Wait, why is Valve the good guy here? If Microsoft should be denied a certain level of control over our gaming as the article says, should that principle not apply to all companies, including Valve?

Wait, why is Valve the good guy here? If Microsoft should be denied a certain level of control over our gaming as the article says, should that principle not apply to all companies, including Valve?

Yes, definitely, and Steam's virtual monopoly is not a good thing. However, Microsoft is unique as a steam-competitor in that it can exert control on the underlying platform that Steam is dependent on, something Valve cannot do. Its difficult to launch a PC game successfully without Steam, yes, but it is possible. Good luck launching a successful PC game without Windows. This wouldn't be an issue if Microsoft wasn't a direct competitor, but it is, so there's the issue that this article to talking about.

Wait, why is Valve the good guy here? If Microsoft should be denied a certain level of control over our gaming as the article says, should that principle not apply to all companies, including Valve?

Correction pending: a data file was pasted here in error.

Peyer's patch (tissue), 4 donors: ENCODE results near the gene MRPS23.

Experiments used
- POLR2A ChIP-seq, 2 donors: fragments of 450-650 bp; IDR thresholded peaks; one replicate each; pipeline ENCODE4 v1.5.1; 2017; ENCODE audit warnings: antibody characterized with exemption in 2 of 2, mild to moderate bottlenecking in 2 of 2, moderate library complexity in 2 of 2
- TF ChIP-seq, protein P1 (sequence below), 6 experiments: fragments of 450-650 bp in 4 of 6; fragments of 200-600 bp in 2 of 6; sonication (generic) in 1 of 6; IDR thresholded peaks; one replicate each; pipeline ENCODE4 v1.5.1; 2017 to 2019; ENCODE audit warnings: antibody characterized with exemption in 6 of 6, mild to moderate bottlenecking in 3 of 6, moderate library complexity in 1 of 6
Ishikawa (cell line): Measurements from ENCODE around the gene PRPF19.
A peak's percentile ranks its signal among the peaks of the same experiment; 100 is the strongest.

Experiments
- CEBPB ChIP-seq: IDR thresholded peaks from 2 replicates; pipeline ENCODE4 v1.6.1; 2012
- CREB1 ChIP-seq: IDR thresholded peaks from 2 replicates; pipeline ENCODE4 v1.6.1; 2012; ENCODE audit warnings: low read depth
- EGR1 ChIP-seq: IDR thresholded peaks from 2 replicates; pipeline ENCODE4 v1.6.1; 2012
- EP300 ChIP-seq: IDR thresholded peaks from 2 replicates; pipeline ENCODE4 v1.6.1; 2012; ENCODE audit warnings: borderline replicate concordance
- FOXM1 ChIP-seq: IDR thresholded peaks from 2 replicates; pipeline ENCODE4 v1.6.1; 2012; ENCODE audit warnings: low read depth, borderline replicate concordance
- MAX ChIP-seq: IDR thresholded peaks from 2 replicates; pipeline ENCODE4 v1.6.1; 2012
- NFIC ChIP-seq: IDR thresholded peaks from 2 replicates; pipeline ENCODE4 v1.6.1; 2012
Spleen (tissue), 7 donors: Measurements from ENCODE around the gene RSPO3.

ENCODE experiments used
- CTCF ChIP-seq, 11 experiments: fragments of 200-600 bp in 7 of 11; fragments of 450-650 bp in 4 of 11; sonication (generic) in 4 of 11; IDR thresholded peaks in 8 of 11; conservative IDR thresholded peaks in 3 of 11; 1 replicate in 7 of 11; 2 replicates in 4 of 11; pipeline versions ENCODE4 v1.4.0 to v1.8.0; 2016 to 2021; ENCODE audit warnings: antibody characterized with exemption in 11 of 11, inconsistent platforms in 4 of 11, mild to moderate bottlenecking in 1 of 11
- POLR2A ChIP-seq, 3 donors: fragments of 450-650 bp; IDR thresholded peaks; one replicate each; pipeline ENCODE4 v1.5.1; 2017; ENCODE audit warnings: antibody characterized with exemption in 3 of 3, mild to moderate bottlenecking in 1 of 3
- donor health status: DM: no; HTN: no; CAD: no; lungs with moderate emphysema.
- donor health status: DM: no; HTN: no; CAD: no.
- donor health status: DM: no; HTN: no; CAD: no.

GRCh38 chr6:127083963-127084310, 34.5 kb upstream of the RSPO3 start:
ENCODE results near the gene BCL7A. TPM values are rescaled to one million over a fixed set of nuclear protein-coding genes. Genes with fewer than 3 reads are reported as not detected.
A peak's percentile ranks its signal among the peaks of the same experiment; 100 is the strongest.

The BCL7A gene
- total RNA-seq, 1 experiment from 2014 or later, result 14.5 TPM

Microsoft has a really long record of being really shady when holding a monopoly, to the point that they even were sent to court in 2001 for anti-competitive practices.

In theory, if Steam breaks, PC game developers are heavily impacted, but still have other distribution means for their games on PC (they did it for decades before Steam was created). But if Windows breaks, PC game developers would be much more impacted, and much less likely to jump to another PC OS than to jump merely from Steam.

lt;dr: Valve is the "good guy" on virtue of having a less shitty criminal record.

I mean, no one ever went broke betting on Microsoft continuing to be bad forever.

Lately I've been getting more nervous about having all of my eggs in one basket (game collection in Steam, running on Windows), so I decided to try out Ubuntu Linux and Steam+Gog on my laptop. It's been... interesting. Simple tasks like installing Steam and games downloaded from Gog aren't so simple, and only a fraction of my libraries can run on Linux, but I was pleasantly surprised how many of my 800+ Steam games are already compatible. Also, I love to see efforts like Gog Connect and Windows+Mac+Linux releases that are helping us break away from platform monoculture. My hunch is that it's just a matter of time (years, a decade or so?) before Valve or Microsoft push a -little- too far, and when that happens it'll be useful to be "that one guy" in your social circle who already knows how to navigate the new frontier.